Oil And Gasoline Prices Are Seeing Modest Losses This Morning
Oil and gasoline prices are seeing modest losses this morning, which are being blamed on demand fears coming from China and a hawkish FED, while distillates are seeing modest gains after Thursday’s big drop.
Crude oil prices would end the week with a loss if they settle near current values, but they did manage a higher high and higher low on the charts, and didn’t threaten the bullish trend line which keeps the door open for higher prices to come. It’s a similar story for distillates, which have stalled out since racing to $4 once they broke out of their triangle pattern, but are still leaving the door open to higher prices in the near future. Gasoline meanwhile looks the weakest both fundamentally and technically, even though we’re just around the corner from the annual parade of “driving season” headlines that come right about when prices actually peak for the season.
Comments from the FED Chair all but guaranteed a 50 point rate increase at the May 4 meeting, and set the stage for even larger increases in the next 3 months. Looking at the CME’s Fedwatch tool that analysis activity in FED fund futures, a month ago, there was a 0% probability that the FED would raise the target rate to 2 percent by July, and today that probability is at 95%.
Reports from China suggest the country’s oil demand is dropping 20% in April due to the Shanghai lockdowns, which is actually kind of scary when you think if where prices might be had the world’s largest importer not been shutting down for the past month.
Meanwhile, another report based on satellite data of Russian oil fields gives another reminder that the country’s output is just now starting to decline more dramatically as the deals struck before the invasion of Ukraine are now running out. Many refiners in the country were already forced to slash rates or shut down completely due to a lack of outlets for their product, reducing total output by 15% or more since the start of the war.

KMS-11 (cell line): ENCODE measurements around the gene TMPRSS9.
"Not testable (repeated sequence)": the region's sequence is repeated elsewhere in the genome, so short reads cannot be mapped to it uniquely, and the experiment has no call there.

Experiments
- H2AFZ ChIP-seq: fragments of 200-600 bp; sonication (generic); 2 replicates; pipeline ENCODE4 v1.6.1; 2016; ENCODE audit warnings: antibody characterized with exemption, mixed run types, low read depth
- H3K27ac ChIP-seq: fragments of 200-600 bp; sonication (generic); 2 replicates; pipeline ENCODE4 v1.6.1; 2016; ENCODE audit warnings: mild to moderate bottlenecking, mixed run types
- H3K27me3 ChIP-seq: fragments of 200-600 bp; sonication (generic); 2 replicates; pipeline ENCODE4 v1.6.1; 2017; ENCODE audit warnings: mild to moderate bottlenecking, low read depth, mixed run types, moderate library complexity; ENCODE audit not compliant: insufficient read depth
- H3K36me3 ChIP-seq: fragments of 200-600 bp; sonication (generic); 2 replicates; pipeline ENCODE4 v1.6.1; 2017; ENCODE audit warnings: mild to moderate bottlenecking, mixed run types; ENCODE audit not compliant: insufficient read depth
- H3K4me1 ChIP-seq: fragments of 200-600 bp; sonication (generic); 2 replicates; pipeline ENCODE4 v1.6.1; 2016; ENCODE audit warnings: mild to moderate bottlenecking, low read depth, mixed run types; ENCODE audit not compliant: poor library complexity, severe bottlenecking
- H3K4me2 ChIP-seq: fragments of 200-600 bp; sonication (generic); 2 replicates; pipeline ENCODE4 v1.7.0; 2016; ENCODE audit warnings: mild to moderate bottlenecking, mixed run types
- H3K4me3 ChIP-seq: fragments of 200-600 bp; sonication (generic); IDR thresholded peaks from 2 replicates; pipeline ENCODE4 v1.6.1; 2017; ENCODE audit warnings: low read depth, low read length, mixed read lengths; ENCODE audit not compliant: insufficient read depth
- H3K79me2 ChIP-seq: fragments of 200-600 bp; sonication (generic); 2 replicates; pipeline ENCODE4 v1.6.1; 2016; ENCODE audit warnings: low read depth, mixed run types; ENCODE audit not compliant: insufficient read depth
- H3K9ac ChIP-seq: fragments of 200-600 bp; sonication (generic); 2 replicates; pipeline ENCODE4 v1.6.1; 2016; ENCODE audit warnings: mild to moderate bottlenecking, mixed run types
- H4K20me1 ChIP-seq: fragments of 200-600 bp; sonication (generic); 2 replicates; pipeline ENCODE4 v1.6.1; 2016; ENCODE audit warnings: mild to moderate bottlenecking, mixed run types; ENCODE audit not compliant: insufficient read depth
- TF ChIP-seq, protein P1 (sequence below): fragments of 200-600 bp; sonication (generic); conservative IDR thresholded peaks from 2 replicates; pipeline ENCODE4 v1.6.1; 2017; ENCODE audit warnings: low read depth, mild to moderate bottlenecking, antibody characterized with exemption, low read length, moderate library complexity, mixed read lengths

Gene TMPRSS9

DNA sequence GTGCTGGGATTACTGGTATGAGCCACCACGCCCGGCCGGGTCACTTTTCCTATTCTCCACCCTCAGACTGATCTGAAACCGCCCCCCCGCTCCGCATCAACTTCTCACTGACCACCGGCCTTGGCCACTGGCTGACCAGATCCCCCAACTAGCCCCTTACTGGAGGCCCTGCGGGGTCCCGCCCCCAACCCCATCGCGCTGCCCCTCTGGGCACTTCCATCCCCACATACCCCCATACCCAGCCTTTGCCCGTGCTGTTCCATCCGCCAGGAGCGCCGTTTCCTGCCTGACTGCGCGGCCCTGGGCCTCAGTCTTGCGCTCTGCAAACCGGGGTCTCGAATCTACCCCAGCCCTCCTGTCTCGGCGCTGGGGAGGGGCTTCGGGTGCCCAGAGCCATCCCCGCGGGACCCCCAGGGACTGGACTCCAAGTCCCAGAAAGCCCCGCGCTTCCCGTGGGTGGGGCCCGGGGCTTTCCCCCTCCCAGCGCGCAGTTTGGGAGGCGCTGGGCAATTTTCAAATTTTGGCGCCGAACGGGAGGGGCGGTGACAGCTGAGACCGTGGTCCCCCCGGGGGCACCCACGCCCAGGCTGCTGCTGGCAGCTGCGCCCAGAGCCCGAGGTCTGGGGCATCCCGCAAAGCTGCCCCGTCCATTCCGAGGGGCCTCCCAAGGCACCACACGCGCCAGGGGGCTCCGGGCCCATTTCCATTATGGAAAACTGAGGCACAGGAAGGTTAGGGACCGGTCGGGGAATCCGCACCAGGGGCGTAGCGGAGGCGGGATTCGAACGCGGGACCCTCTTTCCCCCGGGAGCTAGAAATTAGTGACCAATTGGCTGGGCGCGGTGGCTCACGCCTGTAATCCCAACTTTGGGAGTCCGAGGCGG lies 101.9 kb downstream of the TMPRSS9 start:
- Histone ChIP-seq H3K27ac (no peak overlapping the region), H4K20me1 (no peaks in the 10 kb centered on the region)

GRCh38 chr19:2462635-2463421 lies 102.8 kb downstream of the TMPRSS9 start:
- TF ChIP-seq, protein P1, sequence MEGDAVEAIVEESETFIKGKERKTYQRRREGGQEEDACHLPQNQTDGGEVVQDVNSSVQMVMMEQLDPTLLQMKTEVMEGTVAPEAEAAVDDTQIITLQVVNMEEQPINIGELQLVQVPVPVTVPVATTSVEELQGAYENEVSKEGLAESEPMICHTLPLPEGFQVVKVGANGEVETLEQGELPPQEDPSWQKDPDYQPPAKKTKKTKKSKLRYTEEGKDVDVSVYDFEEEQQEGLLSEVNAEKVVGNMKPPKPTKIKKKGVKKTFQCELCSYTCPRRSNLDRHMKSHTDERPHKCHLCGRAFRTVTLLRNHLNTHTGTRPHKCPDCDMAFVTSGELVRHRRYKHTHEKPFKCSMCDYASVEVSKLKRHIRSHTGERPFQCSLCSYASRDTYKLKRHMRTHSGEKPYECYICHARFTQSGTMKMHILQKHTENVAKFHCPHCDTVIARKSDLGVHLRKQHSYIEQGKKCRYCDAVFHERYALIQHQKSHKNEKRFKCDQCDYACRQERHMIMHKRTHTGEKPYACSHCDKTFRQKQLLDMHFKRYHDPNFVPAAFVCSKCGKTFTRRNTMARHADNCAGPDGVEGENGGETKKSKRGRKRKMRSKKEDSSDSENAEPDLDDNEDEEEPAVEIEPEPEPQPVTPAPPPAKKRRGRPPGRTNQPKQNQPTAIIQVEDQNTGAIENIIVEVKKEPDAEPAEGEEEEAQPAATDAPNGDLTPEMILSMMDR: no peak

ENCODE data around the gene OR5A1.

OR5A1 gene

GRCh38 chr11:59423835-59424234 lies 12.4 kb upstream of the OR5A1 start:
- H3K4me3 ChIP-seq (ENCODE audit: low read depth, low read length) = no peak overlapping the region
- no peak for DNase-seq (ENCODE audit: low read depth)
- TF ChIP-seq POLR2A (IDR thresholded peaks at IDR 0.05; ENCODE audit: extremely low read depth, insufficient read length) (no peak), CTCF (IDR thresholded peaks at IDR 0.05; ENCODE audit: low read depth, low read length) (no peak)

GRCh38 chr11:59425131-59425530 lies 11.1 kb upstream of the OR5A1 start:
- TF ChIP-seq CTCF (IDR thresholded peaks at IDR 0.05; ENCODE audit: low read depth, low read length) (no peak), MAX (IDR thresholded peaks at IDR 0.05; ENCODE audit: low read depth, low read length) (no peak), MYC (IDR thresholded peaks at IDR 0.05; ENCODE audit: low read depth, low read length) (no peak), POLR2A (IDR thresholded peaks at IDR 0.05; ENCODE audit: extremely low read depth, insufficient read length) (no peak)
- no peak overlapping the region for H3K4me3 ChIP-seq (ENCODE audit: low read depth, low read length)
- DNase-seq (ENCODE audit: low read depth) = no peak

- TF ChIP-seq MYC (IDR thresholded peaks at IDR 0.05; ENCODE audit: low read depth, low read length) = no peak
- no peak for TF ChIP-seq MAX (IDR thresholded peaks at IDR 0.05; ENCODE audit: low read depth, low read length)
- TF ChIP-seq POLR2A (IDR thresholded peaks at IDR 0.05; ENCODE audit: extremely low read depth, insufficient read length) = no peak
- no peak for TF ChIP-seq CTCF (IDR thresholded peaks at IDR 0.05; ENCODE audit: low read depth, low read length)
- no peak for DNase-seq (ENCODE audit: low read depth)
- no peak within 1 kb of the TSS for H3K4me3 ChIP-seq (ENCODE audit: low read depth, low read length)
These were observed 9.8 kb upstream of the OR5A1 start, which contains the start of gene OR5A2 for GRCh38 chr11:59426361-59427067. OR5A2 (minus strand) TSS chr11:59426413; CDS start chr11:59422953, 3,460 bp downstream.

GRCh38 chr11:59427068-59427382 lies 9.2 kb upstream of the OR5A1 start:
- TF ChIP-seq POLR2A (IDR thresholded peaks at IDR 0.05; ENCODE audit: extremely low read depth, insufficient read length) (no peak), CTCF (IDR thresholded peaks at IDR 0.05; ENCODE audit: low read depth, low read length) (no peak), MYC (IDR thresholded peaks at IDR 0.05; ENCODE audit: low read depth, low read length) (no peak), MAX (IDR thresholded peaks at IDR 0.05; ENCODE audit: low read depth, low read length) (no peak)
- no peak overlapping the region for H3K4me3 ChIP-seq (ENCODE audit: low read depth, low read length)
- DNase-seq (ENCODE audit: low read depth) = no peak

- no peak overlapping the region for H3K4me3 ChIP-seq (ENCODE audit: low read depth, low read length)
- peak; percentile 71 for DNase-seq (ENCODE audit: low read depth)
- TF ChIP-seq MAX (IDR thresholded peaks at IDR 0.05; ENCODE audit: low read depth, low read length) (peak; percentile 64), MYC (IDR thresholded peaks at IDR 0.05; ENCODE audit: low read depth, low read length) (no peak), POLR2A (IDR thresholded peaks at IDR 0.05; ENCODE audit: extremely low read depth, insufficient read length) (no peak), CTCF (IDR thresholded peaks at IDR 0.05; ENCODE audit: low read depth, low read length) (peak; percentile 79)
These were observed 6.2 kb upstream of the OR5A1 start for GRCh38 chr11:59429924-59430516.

A Dallas FED study this week took a closer look at the OPEC & Friends supply gap as the cartel has been unable to meet its oil output quota for several months. The report highlights how “…infrastructure issues and the difficulty of attracting sufficient investment to offset production declines at existing wells...[mean] many OPEC+ countries are unable to take advantage of the higher production quotas they will receive under the group’s agreement.”
If you’ve tried to buy a car in the past year you probably know it’s not just oil output that’s struggling with infrastructure issues and supply bottlenecks, a report this week highlights how numerous renewable energy projects are facing similar hurdles, creating a growing backlog of projects that are delayed, some of which will likely eventually fall by the wayside as a result.
A Reuters article this morning highlights the shifts US refiners are making to maximize diesel output when they would traditionally favor gasoline, and gives another reminder why inland refiners are having a much harder time finding a home for their production than coastal facilities.